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Diet Plan for Patients of Anemia

Anaemia is a condition that develops when our body does not receive enough oxygen to fulfill its needs. The lack of oxygen occurs due to deficiency of red blood cells or low levels of hemoglobin pigment that binds with oxygen.

The deficiency of red blood cells could be due to low count of RBC's due to destruction or due to abnormality in the RBC structure.

What Foods To Consumed

Add these foods to your diet to get more iron and help fight iron deficiency anemia:

Green leafy vegetables

Dark leafy greens—such as spinach, Swiss chard, and kale—are natural sources of non-heme iron, as are peas, string beans, Brussels sprouts, and sweet potatoes. Figs, dates, and raisins are a good source of iron, as are other dried fruits like apricots. In addition, some options—especially citrus—are particularly high in vitamin C, which can help lessen the negative effects of phytates—compounds that reduce iron absorption.

Grains

Whole grain breads, cereals, and pastas are high in phytates. However, these foods (and the flour used to make them) are often fortified with iron.

Meat and poultry

All meat and poultry contain heme iron. Red meat, lamb, and venison are the best sources. Poultry and chicken have lower amounts. Eating meat or poultry with nonheme iron foods, such as leafy greens, can increase iron absorption.

Dessert

Maple syrup, honey, corn syrup, and black-strap molasses are sweet iron sources that can be used for baking. Adding dark chocolate, dried fruits, raisins, or nuts to cookies or cakes can add a little iron as well.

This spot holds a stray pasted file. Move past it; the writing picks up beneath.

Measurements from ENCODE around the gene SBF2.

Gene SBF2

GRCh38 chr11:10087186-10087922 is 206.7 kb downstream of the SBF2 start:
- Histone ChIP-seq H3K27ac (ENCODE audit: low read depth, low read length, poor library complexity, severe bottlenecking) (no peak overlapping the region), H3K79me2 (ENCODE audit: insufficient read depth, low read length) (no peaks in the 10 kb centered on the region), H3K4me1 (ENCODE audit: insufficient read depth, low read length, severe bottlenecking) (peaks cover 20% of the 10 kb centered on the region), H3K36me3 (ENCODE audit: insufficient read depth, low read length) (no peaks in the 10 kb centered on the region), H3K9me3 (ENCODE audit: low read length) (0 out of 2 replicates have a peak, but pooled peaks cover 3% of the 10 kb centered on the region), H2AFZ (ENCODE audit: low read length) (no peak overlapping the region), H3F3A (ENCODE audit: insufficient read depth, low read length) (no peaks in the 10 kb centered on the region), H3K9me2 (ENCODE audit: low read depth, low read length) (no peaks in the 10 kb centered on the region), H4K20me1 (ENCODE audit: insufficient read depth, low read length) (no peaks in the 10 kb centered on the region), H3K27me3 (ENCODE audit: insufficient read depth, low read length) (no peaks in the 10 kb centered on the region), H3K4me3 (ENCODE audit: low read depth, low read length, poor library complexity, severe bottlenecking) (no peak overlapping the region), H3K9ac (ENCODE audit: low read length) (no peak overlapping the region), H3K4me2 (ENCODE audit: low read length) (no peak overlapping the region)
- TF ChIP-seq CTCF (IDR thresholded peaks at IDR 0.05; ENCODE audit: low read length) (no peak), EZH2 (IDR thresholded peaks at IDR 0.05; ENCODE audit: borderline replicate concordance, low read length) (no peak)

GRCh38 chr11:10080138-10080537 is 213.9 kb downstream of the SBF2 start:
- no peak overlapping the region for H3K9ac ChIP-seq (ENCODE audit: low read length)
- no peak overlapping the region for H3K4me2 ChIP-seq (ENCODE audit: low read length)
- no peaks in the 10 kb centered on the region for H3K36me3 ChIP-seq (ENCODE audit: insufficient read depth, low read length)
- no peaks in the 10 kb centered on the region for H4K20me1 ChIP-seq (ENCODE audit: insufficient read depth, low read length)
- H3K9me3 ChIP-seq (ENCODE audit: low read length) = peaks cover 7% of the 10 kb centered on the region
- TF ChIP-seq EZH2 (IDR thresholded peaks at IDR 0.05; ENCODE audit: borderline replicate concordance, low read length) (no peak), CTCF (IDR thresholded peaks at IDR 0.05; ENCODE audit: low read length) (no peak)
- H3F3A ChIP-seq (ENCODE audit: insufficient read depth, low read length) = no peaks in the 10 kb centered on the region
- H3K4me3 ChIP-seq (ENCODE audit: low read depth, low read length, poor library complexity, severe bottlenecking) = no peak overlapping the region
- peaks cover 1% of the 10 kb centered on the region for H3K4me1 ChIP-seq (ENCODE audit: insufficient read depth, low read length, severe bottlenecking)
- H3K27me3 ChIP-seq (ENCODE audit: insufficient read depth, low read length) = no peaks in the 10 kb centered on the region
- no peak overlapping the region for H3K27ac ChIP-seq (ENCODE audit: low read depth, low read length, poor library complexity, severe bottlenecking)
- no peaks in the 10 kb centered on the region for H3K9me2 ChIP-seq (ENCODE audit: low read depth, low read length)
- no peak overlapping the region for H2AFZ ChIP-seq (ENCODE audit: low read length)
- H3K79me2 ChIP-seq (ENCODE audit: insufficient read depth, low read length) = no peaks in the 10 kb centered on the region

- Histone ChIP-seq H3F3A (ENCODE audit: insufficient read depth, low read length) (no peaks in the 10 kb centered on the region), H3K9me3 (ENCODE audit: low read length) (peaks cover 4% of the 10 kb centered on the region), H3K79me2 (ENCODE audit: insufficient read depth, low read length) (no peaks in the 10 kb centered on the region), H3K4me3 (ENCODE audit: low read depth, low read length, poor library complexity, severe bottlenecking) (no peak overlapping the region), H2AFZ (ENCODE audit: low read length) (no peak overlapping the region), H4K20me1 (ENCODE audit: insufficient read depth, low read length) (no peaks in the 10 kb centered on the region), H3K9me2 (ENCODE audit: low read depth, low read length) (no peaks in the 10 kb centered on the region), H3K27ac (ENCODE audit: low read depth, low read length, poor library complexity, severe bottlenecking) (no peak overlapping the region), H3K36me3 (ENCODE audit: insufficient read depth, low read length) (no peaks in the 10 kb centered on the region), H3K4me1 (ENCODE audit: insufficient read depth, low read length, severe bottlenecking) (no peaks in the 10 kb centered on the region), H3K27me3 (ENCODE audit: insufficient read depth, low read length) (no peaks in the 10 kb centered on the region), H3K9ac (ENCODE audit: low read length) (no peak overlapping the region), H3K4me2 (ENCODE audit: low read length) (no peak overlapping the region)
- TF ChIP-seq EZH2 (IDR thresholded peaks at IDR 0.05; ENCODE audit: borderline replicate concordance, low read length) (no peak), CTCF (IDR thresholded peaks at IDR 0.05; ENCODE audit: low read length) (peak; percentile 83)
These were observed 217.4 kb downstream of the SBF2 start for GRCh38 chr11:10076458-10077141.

Beverages

Coffee, tea, and wine contain polyphenols, which can inhibit iron absorption. You may want to limit your intake of these drinks altogether, or at least avoid having them with an iron-rich meal.

Fortified foods

Many foods are fortified with iron. Add these foods to your diet if you’re a vegetarian or struggle to eat other sources of iron:

  •  fortified orange juice
  •  fortified, ready-to-eat cereals
  •  foods made from fortified refined flour such as white bread
  •  fortified pasta
  •  foods made from fortified cornmeal
  •  fortified white rice

Beans

Beans are good sources of iron for vegetarians and meat eaters alike. They’re also inexpensive and versatile. Some iron-rich options are:

  •  kidney beans
  •  chickpeas
  •  soybeans
  •  black-eyed peas
  •  pinto beans
  •  black beans
  •  peas
  •  lima beans

What Foods To Avoid

  •  Foods containing caffeine like coffee and colas.
  •  Tannin-containing foods such as tea, grapes, corn, and sorghum.
  •  Foods that contain phytates or phytic acids, such as brown rice and whole-grain wheat products
  •  Foods that contain oxalic acids, such as peanuts, parsley, and chocolate

Tips to increase iron absorption in the body:

  •  Refraining from eating foods rich in calcium or phytates with those rich in iron.
  •  Eating iron-rich foods alongside those rich in vitamin C.
  •  Cooking foods for shorter periods.
  •  Cooking food in Iron vessels.